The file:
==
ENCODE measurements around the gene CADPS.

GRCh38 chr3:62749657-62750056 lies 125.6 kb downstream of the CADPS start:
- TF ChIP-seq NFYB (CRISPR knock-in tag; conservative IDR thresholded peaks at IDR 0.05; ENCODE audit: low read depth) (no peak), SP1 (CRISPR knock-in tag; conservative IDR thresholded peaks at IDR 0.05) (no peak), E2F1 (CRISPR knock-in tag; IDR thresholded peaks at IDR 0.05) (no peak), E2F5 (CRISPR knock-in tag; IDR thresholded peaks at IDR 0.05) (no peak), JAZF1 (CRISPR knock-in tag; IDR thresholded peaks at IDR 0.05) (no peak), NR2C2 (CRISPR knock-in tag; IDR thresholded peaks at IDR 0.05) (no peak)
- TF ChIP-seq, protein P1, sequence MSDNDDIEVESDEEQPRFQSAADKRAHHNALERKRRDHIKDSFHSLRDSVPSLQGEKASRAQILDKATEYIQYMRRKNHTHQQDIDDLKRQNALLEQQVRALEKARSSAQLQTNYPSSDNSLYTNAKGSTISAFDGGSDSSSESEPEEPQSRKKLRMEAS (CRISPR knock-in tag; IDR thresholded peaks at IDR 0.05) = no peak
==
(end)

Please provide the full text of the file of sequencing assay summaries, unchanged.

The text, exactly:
ENCODE measurements around the gene CADPS.

GRCh38 chr3:62749657-62750056 lies 125.6 kb downstream of the CADPS start:
- TF ChIP-seq NFYB (CRISPR knock-in tag; conservative IDR thresholded peaks at IDR 0.05; ENCODE audit: low read depth) (no peak), SP1 (CRISPR knock-in tag; conservative IDR thresholded peaks at IDR 0.05) (no peak), E2F1 (CRISPR knock-in tag; IDR thresholded peaks at IDR 0.05) (no peak), E2F5 (CRISPR knock-in tag; IDR thresholded peaks at IDR 0.05) (no peak), JAZF1 (CRISPR knock-in tag; IDR thresholded peaks at IDR 0.05) (no peak), NR2C2 (CRISPR knock-in tag; IDR thresholded peaks at IDR 0.05) (no peak)
- TF ChIP-seq, protein P1, sequence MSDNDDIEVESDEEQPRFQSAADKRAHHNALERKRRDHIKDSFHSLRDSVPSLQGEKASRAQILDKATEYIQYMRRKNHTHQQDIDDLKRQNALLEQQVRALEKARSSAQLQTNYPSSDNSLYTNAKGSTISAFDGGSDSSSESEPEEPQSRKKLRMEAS (CRISPR knock-in tag; IDR thresholded peaks at IDR 0.05) = no peak